Twins born at just 22 weeks gestation and given only a 10% chance of survival were able to return home, and almost a year later, are flourishing.
Babies Kimyah and DJ were born so early that they had to spend almost five months in hospital before they were healthy enough to go home.
For their mother, Kimberly Thomas, everything seemed to be going well during her pregnancy until, unexpectedly, she started leaking amniotic fluid. The 25-year-old mother from Bedford, Ohio, called her doctor as soon as she could and they quickly discovered she was already going into labour.
At only five months pregnant, she was told her babies would only have a 10% chance of survival. After she gave birth, the twins had to be resuscitated immediately. Nurses reported that each was so small that they could fit into the palm of each hand.
Nurse Sara Perrin said they “were the smallest babies I had ever seen, much less taken care of”.
After 138 days in intensive care, they went home
The babies were so fragile that their parents were not allowed to hold their babies for the first month of their lives. But Kimberly didn’t leave their sides.
“I don’t think there was one day I didn’t spend at least a few minutes with them, just to talk to my babies”, she said. “I pretty much lived in the NICU for four-and-a-half months”.
While in the NICU, Kimyah had a small bleed on her brain and one of DJ’s lungs collapsed.
The little fighters never gave up though and were released from the Cleveland Clinic in Ohio after 138 days in intensive care.
The staff held a ‘graduation’ for the twins to celebrate the special moment. The 11-month-old twins were given caps and gowns to mark the occasion.
“It was hard to imagine us ever getting to this point”
Their mother said “I was super excited when I found out they were able to come home” and nurse Becky Stuart said it was “a huge celebration”.
“During their time in the NICU, I treated them as if they were my own children. I love them and formed a bond with them that will stick with me forever”.
Now they’re home, with their parents, their mum said “Kimyah and DJ are very active and love exploring … Thinking about everything they’ve been through, it was hard to imagine us ever getting to this point”.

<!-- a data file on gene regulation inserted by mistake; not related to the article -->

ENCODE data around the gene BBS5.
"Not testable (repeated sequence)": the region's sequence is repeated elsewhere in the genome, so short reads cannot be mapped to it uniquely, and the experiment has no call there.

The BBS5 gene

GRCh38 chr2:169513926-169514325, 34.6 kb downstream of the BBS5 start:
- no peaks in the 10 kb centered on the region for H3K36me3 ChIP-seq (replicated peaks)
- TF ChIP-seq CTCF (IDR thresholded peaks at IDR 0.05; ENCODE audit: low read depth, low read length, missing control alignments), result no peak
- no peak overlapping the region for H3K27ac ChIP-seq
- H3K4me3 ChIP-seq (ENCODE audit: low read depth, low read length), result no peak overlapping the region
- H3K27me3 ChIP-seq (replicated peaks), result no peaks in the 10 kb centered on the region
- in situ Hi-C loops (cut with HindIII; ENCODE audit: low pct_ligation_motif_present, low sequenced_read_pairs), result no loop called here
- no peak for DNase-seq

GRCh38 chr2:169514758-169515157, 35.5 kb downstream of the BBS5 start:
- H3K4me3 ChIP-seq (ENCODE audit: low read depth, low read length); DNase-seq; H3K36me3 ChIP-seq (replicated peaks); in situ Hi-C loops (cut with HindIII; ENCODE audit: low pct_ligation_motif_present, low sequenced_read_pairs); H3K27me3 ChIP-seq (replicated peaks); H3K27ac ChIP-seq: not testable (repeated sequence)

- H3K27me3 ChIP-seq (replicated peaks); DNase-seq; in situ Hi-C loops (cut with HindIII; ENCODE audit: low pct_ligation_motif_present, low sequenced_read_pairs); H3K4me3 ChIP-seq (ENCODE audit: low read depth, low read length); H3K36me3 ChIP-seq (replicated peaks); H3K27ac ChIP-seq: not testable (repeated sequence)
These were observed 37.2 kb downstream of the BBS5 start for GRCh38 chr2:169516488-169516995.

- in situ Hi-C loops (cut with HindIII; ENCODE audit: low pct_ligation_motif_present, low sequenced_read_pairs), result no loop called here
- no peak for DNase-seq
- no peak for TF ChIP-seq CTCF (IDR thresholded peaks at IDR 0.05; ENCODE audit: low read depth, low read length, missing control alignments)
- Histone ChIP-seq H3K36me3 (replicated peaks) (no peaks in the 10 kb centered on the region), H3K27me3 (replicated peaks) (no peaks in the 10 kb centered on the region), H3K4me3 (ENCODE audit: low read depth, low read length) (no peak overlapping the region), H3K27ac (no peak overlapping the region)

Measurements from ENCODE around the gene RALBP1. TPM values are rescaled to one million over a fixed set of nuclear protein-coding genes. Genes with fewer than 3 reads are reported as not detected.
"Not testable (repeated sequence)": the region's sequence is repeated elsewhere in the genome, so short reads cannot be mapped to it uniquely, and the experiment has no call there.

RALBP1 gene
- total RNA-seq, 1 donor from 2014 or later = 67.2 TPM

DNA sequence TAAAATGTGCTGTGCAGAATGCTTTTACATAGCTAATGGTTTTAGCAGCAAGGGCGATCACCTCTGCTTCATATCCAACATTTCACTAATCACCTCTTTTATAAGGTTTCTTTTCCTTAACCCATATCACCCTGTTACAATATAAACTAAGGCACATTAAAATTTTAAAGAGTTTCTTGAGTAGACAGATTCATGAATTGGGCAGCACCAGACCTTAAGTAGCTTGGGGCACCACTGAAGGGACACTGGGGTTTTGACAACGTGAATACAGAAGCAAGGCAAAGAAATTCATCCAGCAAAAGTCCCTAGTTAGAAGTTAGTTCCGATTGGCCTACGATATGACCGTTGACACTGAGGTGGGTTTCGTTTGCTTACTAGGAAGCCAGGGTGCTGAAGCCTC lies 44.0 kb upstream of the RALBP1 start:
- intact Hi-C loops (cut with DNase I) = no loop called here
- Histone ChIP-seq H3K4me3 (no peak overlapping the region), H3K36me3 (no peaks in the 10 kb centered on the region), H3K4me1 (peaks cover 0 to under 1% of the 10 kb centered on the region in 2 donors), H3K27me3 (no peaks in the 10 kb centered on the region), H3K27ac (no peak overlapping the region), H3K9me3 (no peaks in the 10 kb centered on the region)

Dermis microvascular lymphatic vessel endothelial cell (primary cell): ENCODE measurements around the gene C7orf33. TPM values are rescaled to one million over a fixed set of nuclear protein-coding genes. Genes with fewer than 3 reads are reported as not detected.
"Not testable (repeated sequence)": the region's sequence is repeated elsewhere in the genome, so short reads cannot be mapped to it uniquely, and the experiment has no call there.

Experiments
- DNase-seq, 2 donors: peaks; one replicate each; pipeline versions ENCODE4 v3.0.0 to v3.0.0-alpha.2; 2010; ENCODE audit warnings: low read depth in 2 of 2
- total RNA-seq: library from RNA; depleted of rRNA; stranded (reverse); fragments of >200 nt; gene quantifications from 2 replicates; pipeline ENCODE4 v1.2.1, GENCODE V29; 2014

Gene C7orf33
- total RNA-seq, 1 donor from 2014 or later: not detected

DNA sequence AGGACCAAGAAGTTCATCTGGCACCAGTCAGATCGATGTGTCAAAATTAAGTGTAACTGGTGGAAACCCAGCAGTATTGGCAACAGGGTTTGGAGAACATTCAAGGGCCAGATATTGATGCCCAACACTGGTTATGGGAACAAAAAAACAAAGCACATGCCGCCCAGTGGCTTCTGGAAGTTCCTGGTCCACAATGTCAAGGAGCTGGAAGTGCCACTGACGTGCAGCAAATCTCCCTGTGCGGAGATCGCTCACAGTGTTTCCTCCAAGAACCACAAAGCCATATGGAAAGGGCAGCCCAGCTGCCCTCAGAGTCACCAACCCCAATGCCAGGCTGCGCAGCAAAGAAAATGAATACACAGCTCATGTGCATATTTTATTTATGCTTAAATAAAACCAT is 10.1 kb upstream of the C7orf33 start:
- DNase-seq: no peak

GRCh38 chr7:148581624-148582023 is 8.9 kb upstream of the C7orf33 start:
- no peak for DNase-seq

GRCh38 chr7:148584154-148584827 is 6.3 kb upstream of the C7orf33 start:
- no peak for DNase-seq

“It was unclear if they would be able to do anything by themselves. Now, they’re trying to do everything by themselves”.
“You have to stay positive and focus on the outcome you want”.
Outcomes for extremely premature babies are constantly improving.
A 2022 study, ‘Mortality, In-Hospital Morbidity, Care Practices, and 2-Year Outcomes for Extremely Preterm Infants in the US, 2013-2018’, by Dr Edward F Bell of the University of Iowa, found that from 2013 to 2018, with infants born between 22 and 28 weeks gestation, “survival to discharge occurred in 78.3% and was significantly improved compared with a historical rate of 76.0% among infants born in 2008-2012”.
The study, which took place between 2013 and 2018, assessed 10,877 infants born between 22 and 28 weeks gestation in 19 academic medical centres across the US.
This means that almost four out of five extremely prematurely born babies survived and were able to be assessed at 22-26 months corrected age (22-26 months from their due date) for a number of health and functional outcomes.
Right To Life UK spokesperson, Catherine Robinson, said “Stories of such premature babies surviving and flourishing are amazing. They are becoming more and more common and shedding light on our inhumane abortion law, which permits abortion under most circumstances up to 24 weeks in the UK”.